Mr Manning also contradicted himself and no one took him to task: at the start of the meeting he said emphatically that a 60-room hotel was going to be built, but later on he seemed to not remember how many rooms were originally supposed to be built.

This interview reminded us of the one Mr Manning conducted with Ria Taitt, Rosemarie Sant and Anthony Wilson shortly before the general election - the hard questions were ignored, and the PM walked away non the worse for wear. The reporters seemed too enamoured to try to get to the root of the issue.


A reader Asha Williams tells us that "Actually miss dass did ask conrad enill about why rowley was fired. He said he didn't know. Also both 6 and 3 HAD pictures of him on the back bench. So did Gayelle who, incidebtally had the best wrap of the piece. Think you're big enough to make a correction critic?"

Yes Asha, we are big enough to make a correction.
We really don't recall seeing video of Dr Rowley on the back bench on any of the stations, but if it was shown, then kudos to those who got the shots.


Hema Ramkissoon of CNC3, here's another strike against your CG Operator/s who are responsible for the ticker tape running during your show on Thursday morning:
"Business: Energy Minister: No plans to remove fuel sudsidy". (This ran for your entire 2-hour show).

And for your interview with Central Bank Governor Ewart Williams, the bar across the screen says: "Flirting with Double Digits...The Way Foward".
Today it was the turn of Gia Paul and Shane Gulston to mess things up.

We wasted enough of the S word on that, so maybe this will help - Rosemarie Sant, Grenfell Kissoon, Gerry Brooks, Norman Sabga: PLEASE HIRE PEOPLE FOR THE CNC EARLY MORNING SHOW WHO CAN SPELL!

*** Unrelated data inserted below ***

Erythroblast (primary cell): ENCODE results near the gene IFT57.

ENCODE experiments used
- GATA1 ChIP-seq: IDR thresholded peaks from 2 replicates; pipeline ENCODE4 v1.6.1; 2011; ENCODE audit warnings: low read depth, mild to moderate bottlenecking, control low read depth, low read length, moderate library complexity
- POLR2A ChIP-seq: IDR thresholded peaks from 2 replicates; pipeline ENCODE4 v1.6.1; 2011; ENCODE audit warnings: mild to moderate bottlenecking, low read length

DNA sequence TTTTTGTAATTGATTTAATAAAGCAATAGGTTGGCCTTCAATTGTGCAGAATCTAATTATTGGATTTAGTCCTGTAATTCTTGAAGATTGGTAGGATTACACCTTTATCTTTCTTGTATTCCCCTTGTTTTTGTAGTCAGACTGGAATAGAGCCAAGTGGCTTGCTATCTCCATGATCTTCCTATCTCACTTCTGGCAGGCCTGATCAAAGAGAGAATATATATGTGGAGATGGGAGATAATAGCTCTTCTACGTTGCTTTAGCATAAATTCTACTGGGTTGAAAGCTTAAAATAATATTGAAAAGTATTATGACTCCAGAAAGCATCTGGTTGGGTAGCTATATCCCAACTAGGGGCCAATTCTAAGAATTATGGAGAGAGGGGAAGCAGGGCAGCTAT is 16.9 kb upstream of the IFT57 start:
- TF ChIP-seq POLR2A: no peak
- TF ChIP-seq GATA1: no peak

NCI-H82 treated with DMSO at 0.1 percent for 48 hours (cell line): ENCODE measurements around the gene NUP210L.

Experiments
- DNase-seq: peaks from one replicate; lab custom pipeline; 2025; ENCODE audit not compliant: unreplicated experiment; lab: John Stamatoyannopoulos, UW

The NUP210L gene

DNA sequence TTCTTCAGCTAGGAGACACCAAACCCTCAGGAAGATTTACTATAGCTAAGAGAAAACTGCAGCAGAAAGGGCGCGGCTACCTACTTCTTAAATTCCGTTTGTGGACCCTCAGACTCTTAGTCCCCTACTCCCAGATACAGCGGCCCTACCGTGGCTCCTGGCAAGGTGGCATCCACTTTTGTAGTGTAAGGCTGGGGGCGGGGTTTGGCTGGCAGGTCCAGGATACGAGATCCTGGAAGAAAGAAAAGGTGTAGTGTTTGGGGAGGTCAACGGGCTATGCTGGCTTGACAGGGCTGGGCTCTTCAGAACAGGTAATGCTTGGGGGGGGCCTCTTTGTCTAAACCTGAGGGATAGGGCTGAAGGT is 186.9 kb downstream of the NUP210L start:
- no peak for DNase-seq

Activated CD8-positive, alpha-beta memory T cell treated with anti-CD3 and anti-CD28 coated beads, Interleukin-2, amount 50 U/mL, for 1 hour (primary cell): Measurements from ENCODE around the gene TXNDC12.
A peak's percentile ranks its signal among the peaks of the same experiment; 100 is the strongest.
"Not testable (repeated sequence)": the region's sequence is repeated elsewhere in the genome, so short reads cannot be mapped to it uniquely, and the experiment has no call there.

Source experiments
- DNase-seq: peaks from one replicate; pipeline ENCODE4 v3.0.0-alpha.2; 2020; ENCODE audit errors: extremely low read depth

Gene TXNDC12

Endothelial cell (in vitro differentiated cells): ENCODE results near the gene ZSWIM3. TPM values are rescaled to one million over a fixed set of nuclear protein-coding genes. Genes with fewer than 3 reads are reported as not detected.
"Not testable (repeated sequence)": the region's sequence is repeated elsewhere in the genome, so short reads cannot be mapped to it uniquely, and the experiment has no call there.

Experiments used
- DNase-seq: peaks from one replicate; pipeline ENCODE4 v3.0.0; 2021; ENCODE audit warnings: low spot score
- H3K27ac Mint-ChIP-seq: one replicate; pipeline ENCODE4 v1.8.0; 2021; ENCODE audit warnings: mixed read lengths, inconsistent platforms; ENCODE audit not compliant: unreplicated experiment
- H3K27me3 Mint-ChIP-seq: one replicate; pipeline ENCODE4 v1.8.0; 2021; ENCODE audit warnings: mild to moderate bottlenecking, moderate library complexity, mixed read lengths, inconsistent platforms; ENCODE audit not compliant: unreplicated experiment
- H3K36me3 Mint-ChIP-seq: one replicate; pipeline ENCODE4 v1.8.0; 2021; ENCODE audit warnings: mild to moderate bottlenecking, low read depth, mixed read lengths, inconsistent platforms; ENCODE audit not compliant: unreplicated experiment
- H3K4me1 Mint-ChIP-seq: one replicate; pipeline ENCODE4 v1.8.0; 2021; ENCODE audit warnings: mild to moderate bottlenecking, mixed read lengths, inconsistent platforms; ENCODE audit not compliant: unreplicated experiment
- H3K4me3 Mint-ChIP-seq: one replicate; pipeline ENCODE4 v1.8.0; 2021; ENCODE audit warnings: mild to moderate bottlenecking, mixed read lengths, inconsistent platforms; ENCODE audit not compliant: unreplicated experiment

CNC 3 and TV6, your 6am newscasts on Thursday are devoid of any sign that Dr Rowley held a news conference last night.
Not a single soundbite from him, just a rehash of the 7pm news.
C News is running the entire news conference at the start of their programme. CNC and TV6 ran the news conference during their shows.


Here's a post on the firing of Dr Rowley from reader, P.H.

"I just wanted to commend Richard Lord for breaking the story on why Dr. Keith Rowley was fired.
I heard Richard interviewing Dr. Rowley on Music Radio 97FM which linked up with its sister station Ebony 104FM sometime close to 5:30on the evening of Wednesday April 23 - that was mere minutes after a media release from the Prime Minister's Office was sent out about Dr. Rowley's dismissal.

"Anil Roberts was on Power 102FM the said evening voicing his assumptions about why the Minister was relieved of his portfolio. He thought it was because he objected to Calder Hart and the overly ambitious construction drive of the controversial Company he Chairs over - UDECOTT.
That assumption turned out to be true, as was confirmed in the interview with Richard Lord.
Kudos Richard.

"But Rosemarie Sant over at CNC3 why did you not include Dr. Rowley's explanation for his dismissal in your package in your 9:30PM News Cast, why one of your lead presenters Shelly Dass had to do a separate package on Dr. Rowley's expulsion? Stupes!

"Anyway Kudos to Sasha Mohammed over at TV6 for giving us the full wrap in the 7:00PM News Cast.

"But Sasha did you write that script? It was so balanced, and I did notice Samantha John did not introduce you as the presenter of the package, like she did not know who was voicing the story either. Hmmmm"


Kudos to the Guardian's Gail Alexander who was boldfaced enough to send Dr Rowley a questioning note during the parliamentary sitting, and his response in writing is their front page story.

"Rowley first confirmed that he had been fired in a note to the Guardian around 2.10 pm during yesterday’s House sitting after he took up the backbench seat.
Replying to a second note, Rowley stated: “No. I have not resigned, I have been fired.”"